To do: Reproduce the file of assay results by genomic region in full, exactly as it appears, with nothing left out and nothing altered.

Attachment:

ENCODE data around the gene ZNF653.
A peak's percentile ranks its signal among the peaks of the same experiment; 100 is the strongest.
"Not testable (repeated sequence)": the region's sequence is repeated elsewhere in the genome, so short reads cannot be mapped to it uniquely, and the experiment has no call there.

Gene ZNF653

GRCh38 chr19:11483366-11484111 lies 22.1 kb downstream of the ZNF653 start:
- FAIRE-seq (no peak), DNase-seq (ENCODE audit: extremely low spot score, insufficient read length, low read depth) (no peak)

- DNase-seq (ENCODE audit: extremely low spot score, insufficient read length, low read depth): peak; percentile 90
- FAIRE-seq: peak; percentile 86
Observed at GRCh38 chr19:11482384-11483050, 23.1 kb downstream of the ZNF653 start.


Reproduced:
ENCODE data around the gene ZNF653.
A peak's percentile ranks its signal among the peaks of the same experiment; 100 is the strongest.
"Not testable (repeated sequence)": the region's sequence is repeated elsewhere in the genome, so short reads cannot be mapped to it uniquely, and the experiment has no call there.

Gene ZNF653

GRCh38 chr19:11483366-11484111 lies 22.1 kb downstream of the ZNF653 start:
- FAIRE-seq (no peak), DNase-seq (ENCODE audit: extremely low spot score, insufficient read length, low read depth) (no peak)

- DNase-seq (ENCODE audit: extremely low spot score, insufficient read length, low read depth): peak; percentile 90
- FAIRE-seq: peak; percentile 86
Observed at GRCh38 chr19:11482384-11483050, 23.1 kb downstream of the ZNF653 start.